Savage's first 'Messiah' echoes work's premiere Concert to continue charity tradition

December 11, 1992|By Jackie Powder | Jackie Powder,Staff Writer

NORTH LAUREL/SAVAGE — When Ray Miles lifts his conductor's baton tomorrow night to invoke the musical majesty of George Frideric Handel's "Messiah," it will be the realization of his "wild" dream.

The performance, at 7 p.m. in the Great Room at Savage Mill, will be the first time the choral work has been presented in Savage.

The concert will be a free benefit performance, with all donations going to aid charities, a tradition Handel initiated with the first performance of "Messiah" 250 years ago.

"It was a wild dream -- to conduct the 'Messiah' in my hometown, where it's never been done," said Mr. Miles, the music director of Savage United Methodist Church.

"I just had the feeling there's resources within the area to make it happen."

Mr. Miles, 49, has assembled a 50-voice choir of singers from 25 area churches and choral groups to sing the Christmas portion ** of "Messiah."

A 15-piece orchestra will provide the instrumental accompaniment.

There is no admission charge for the concert because Mr. Miles wanted to present the work in the spirit in which it was originally performed in Dublin.

"Messiah" was commissioned by the Irish government as a charity concert. The first performance of the work in 1742 raised 400 pounds, which was donated to hospitals and used to release inmates from debtors' prisons, Mr. Miles said.

"I felt it was time to get back to its roots and do it as a benefit," Mr. Miles said.

Donations collected at the concert will be given to Grassroots, which runs a hot line and homeless shelter in Columbia; the Aids Alliance of Howard County; FISH, which runs a food pantry in Laurel; and World Vision, an international disaster relief agency.

Resolving the logistics of mounting a production of "Messiah" has taken up much of Mr. Miles' time for the past two months.

He advertised for singers in newspapers and contacted area music groups.

By the end of October, he had started rehearsing with a group of 50 singers.

Then the search began for a performance space.

"For a while, I didn't know where we were doing it or when we were doing it," Mr. Miles said.

Savage Mill agreed to let Mr. Miles stage the concert in the mill's newly restored Great Room.

The mill waived the $1,200 room rental fee.

In addition to conducting and looking for a performance site, Mr. Miles also had to sell ads for the concert program and solicit donations from businesses and individuals to pay the salaries of the musicians in the orchestra.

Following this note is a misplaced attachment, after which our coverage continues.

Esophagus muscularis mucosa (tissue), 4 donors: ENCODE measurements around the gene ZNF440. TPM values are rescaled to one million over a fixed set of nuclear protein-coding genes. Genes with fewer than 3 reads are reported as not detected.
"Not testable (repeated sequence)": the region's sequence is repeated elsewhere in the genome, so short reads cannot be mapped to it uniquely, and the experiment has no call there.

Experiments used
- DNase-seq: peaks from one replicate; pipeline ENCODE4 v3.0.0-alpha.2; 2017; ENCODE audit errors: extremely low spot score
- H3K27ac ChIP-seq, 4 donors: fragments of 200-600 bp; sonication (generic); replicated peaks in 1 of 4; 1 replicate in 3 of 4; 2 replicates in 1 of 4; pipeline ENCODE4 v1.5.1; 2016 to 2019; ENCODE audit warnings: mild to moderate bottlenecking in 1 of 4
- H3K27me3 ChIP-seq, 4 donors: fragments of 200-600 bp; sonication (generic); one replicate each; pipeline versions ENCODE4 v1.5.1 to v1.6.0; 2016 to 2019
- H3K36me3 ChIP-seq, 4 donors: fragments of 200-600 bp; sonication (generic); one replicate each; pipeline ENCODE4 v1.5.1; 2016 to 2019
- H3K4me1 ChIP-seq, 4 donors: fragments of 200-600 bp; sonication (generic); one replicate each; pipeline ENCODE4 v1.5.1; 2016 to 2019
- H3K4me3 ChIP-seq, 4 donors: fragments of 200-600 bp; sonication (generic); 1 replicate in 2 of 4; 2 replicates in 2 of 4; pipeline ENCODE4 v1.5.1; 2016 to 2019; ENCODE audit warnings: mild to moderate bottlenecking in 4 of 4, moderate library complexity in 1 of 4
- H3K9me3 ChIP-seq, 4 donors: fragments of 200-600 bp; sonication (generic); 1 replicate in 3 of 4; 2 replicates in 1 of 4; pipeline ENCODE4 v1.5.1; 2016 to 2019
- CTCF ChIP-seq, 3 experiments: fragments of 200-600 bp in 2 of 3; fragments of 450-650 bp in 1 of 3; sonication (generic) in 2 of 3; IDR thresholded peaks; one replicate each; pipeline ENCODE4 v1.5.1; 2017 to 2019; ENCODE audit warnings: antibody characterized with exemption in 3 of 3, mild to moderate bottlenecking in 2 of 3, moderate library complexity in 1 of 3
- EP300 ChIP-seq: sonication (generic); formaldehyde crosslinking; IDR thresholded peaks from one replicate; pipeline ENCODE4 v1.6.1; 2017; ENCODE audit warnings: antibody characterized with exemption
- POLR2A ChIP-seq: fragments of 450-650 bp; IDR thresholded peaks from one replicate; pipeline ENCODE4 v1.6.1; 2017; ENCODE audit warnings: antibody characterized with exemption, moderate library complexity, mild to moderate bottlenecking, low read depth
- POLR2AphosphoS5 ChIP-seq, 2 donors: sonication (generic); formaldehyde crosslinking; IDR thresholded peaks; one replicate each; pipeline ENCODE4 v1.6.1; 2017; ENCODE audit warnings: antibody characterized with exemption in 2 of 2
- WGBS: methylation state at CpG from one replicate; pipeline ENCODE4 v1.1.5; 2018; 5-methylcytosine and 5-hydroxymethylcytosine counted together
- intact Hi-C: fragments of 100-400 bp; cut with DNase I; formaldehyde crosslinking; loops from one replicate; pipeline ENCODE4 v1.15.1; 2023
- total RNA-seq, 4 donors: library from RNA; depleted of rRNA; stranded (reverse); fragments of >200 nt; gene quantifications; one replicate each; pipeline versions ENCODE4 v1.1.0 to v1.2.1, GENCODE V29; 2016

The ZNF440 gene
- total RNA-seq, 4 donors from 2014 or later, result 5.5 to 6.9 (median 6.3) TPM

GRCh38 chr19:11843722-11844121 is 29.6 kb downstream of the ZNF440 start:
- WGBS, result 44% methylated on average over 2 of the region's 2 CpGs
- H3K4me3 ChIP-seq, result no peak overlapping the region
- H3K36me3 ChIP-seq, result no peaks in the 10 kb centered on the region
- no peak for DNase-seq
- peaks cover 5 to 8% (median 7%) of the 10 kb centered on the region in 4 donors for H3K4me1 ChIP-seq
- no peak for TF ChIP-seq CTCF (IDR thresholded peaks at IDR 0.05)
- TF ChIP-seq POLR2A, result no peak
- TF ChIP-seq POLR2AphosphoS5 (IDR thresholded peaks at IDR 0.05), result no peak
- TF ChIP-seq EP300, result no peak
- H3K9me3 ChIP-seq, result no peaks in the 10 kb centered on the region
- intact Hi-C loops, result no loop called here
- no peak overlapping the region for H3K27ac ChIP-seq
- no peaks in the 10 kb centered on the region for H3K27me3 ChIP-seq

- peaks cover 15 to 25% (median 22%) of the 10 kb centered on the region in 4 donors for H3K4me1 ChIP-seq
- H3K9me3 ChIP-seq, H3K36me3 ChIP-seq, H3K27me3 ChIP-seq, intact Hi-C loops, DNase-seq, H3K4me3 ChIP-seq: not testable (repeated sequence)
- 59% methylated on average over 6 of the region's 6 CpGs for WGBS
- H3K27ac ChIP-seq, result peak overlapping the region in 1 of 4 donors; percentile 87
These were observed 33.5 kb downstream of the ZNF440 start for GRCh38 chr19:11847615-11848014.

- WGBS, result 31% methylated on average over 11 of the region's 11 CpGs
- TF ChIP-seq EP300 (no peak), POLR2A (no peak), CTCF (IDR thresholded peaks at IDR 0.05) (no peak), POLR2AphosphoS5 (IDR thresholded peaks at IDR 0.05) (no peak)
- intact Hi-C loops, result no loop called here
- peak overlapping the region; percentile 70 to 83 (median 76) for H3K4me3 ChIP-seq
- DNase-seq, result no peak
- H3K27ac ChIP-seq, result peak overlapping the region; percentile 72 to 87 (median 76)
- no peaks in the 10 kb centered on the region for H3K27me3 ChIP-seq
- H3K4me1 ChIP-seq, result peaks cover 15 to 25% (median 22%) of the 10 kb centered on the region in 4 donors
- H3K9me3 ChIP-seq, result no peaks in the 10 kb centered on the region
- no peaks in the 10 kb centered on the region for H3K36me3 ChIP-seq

Although Mr. Miles has conducted about 10 performances of "Messiah," he hasn't conducted a major orchestral work in five years.

It was then that he first experienced the symptoms of Sjogren's syndrome, a little-known disease affecting the immune system.

The illness, which causes extreme fatigue, forced Mr. Miles to retire from his job as a reading specialist with the Prince George's County school system in 1989.

However, he continued his work as the music director of a church in Washington.

Mr. Miles moved back to Savage in 1990 and became the music director of Savage United Methodist Church.

He found it easier to cope with his illness and wanted to get back into choral conducting.

He chose "Messiah," his favorite musical work.

Beyond the beauty of the music, Mr. Miles appreciates the work for its spiritual strength.

Prior to beginning the piece, Mr. Miles said, Handel was penniless and had lost the use of several of his fingers.

He sought treatments at a monastery and experienced a 'miraculous cure."

"It seemed like his health was resurrected for the purpose of doing the 'Messiah,' " Mr. Miles said. "He had a purpose in helping poor people in addition to creating beautiful music."

Mr. Miles sees his presentation of "Messiah" as something of a personal triumph in dealing with his illness.

"I really thought that once I got the disease I'd never conduct a major work again," he said. "I didn't have a miraculous cure, but I did feel I was given enough strength to tackle it."

Baltimore Sun Articles
|
|
|
Please note the green-lined linked article text has been applied commercially without any involvement from our newsroom editors, reporters or any other editorial staff.